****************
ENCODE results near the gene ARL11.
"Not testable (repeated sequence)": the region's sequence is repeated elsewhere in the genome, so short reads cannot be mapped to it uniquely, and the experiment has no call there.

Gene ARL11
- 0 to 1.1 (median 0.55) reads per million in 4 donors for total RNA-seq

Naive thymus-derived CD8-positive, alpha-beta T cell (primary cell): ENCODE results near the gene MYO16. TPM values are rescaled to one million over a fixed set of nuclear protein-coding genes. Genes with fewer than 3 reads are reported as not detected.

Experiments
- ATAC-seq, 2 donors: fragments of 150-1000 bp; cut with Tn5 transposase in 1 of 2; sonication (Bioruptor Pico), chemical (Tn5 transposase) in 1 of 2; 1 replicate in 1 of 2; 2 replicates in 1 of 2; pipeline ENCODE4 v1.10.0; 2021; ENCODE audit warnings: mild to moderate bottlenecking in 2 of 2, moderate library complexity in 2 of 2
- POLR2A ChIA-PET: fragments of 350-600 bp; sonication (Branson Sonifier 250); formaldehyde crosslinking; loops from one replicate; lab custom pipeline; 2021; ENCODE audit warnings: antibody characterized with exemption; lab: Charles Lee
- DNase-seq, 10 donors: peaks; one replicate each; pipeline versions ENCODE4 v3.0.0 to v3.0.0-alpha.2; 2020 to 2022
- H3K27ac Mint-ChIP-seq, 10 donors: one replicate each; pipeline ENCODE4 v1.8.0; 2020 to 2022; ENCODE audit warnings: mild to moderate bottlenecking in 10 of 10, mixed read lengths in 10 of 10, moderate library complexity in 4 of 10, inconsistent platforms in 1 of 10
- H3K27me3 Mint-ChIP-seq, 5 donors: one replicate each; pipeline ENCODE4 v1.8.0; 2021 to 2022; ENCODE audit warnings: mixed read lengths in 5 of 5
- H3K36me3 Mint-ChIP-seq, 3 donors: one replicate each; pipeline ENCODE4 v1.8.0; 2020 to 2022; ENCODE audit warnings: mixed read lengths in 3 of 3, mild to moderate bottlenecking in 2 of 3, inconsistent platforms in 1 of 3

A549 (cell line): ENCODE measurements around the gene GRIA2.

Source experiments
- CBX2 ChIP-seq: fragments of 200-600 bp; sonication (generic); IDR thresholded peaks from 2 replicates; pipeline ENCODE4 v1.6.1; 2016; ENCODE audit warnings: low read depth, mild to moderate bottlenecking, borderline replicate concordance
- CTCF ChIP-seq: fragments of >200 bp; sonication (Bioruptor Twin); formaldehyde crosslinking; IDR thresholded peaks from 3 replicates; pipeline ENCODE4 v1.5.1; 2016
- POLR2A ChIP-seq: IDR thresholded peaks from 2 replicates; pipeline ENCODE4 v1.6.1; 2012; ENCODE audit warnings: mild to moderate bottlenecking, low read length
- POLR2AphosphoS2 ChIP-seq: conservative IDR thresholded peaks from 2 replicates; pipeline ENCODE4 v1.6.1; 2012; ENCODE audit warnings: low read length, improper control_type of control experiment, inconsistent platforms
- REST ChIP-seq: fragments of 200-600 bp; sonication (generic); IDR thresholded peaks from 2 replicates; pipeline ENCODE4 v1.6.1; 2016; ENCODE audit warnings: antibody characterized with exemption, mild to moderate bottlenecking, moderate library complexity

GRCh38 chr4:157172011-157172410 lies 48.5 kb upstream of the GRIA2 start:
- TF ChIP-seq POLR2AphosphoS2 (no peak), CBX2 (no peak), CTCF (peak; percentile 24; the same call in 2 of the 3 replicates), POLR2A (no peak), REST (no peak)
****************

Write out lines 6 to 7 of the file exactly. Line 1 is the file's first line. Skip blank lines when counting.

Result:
Experiments
- ATAC-seq, 2 donors: fragments of 150-1000 bp; cut with Tn5 transposase in 1 of 2; sonication (Bioruptor Pico), chemical (Tn5 transposase) in 1 of 2; 1 replicate in 1 of 2; 2 replicates in 1 of 2; pipeline ENCODE4 v1.10.0; 2021; ENCODE audit warnings: mild to moderate bottlenecking in 2 of 2, moderate library complexity in 2 of 2